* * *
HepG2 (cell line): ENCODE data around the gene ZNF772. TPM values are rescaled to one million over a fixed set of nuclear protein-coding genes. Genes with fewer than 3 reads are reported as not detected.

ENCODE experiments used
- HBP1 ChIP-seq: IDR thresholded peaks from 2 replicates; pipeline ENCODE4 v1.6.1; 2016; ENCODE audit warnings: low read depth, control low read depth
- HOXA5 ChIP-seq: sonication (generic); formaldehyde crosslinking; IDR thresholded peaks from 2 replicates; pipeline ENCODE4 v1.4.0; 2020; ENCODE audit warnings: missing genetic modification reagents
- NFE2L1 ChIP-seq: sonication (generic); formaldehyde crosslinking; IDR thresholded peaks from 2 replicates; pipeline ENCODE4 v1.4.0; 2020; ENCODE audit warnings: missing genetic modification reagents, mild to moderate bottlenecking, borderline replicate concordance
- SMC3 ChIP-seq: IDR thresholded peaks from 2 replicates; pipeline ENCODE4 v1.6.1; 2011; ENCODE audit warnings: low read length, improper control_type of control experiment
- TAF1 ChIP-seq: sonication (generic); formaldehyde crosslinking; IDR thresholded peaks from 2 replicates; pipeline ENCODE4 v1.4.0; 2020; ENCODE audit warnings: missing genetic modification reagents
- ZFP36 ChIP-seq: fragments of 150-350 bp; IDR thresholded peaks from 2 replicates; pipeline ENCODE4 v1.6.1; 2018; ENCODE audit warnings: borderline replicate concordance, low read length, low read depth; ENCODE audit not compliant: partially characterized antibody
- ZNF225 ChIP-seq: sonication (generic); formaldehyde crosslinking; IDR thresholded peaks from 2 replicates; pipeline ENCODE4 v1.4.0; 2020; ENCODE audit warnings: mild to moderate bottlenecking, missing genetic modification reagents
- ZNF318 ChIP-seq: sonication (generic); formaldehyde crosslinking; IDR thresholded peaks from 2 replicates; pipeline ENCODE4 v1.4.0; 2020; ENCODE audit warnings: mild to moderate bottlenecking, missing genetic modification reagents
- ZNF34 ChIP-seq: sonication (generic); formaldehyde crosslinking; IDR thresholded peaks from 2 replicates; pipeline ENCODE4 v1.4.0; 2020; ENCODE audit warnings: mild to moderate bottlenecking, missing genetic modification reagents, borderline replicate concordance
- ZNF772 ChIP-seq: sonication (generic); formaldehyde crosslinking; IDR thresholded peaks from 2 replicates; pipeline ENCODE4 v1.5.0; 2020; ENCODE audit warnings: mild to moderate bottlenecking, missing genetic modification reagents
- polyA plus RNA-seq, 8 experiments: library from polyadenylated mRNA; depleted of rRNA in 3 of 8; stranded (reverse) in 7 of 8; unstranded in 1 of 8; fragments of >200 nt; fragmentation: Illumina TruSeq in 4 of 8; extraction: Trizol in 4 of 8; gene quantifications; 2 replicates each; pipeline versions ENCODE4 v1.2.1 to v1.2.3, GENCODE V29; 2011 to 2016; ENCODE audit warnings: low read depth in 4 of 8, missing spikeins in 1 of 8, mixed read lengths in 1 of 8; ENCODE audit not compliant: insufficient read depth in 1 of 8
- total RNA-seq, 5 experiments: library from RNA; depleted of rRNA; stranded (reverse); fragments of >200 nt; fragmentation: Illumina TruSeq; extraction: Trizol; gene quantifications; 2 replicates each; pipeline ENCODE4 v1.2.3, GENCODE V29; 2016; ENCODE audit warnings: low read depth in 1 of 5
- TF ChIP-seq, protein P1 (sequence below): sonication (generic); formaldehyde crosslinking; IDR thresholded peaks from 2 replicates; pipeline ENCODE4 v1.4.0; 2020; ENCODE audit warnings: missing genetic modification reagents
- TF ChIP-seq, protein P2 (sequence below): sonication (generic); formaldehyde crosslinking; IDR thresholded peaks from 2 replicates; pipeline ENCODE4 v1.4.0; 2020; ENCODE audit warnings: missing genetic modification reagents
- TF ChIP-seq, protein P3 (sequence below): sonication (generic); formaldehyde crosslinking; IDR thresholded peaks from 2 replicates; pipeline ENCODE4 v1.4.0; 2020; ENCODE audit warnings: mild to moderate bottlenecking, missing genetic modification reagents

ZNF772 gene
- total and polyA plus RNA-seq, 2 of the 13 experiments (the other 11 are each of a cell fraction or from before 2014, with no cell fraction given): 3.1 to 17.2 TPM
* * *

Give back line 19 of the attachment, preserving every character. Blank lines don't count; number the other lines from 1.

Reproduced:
- total and polyA plus RNA-seq, 2 of the 13 experiments (the other 11 are each of a cell fraction or from before 2014, with no cell fraction given): 3.1 to 17.2 TPM